Choosing the right executor takes careful consideration

Selecting an executor is one of the most important estate planning decisions.

Duties of this individual are likely to include:-

  • Carrying out all of the instructions in your Will.
  • Arranging your funeral.
  • Working with your lawyer, accountant, banker and financial adviser to settle the estate.
  • Consolidating your estate and preparing a statement of assets and liabilities.
  • Preparing and filing your final tax return.
  • Paying debts, funeral expenses, and any costs associated with settling your estate.
  • Selling securities and property as required by your Will or to settle the estate.
  • Informing your heirs of your wishes and distributing your estate and legacies accordingly.

For a more extensive list of the duties they may have to perform click here: Checklist for executors

The responsibilities are considerable - choose someone who is intelligent and dependable.

They will be party to intimate knowledge of your family’s assets so make certain the individual you choose is someone you and your family can trust.

The advantage of choosing a family member is that they have a much greater incentive to behave ethically. There is usually no question about whether or not you can trust them to properly carry out your last wishes.

It’s a good idea to choose an alternate, just in case the first one is not able to carry out the duties when the time comes.

More than one

Sometimes the assets are divided up between a personal fortune and a family business.

In this case, it may be appropriate to assign a different individual to each one, so that their unique expertise can be of use. It can pay to match a person’s unique qualifications to the types of assets they’ll be distributing.

A family member might be best suited to distributing your personal estate. Your business transitioning might be better handled by a trusted business partner.

Keeping them Informed

Once your choice has agreed to represent you, tell them where you are going to keep the Will. Give them a copy as well as a summary of your assets and liabilities.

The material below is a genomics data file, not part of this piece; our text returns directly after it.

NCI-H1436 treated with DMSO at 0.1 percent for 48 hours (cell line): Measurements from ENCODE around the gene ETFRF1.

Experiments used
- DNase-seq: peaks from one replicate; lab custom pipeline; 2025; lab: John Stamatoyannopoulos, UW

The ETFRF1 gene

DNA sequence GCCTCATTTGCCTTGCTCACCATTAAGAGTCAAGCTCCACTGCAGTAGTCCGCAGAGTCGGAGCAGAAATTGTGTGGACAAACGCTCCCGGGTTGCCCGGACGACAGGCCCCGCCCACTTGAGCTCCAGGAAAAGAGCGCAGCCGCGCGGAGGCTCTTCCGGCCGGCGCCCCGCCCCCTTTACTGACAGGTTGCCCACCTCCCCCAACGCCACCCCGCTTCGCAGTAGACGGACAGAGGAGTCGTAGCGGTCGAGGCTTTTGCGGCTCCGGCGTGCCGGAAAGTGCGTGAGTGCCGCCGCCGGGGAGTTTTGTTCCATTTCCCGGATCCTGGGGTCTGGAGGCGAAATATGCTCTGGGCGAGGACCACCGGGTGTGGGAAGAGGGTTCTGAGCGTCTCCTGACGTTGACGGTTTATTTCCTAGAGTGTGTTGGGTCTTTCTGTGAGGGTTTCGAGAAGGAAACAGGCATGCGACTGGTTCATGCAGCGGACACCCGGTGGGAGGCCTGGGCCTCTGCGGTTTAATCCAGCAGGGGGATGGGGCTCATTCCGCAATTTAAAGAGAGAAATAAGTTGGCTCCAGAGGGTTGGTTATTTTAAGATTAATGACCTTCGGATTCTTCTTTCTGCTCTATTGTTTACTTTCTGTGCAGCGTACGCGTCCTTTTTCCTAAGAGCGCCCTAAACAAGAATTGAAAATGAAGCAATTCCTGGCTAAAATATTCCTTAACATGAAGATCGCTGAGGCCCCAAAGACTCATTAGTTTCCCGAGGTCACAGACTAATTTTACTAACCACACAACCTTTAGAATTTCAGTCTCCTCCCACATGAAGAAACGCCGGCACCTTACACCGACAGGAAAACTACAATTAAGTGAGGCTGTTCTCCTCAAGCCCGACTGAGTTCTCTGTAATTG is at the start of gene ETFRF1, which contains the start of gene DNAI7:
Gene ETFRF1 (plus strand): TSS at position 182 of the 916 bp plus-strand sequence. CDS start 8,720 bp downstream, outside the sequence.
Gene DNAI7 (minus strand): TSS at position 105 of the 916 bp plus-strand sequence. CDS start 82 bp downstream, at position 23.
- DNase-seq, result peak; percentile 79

Discuss matters in depth with them to make sure your wishes are carried out properly.


You can stipulate in your Will how much the pay is to be. It can be a specific dollar amount or a percentage of the value of your estate.

If you choose the first approach and your estate becomes complicated, it could take an unusually large amount of time to settle your affairs and the fee may be unfairly small.

If you choose a specific percentage of the value, your estate could grow much larger, and the compensation may be overly large to the detriment of your beneficiaries.

If you do not stipulate in your Will how much your executor is to be be paid, the Alberta Courts guidelines will apply.

A charge of 3 to 5% is paid on the first $250,000 of capital, 2 to 4% on the next $250,000 and half of 1/2 to 1-1/2% on the balance of your estate.

Review your choice regularly

Re-visit your choice of executor every year or so. The person may do something to indicate that they are a poor choice for the job, or they may pre-decease you. In these cases, choose another and update your Will.

The time period following your death will undoubtedly be a tough one on your family. Their burden will be considerably lessened if you choose the right executor for your estate.

Consider your choice wisely, and pick someone who is qualified, willing to accept the legal responsibility, and more than anything else, trustworthy.

It will make his or her job so much easier if you have prepared a list of all your personal and financial records. Be sure to let your executor know where to locate it. For a printable version of such a list click below:

Personal Records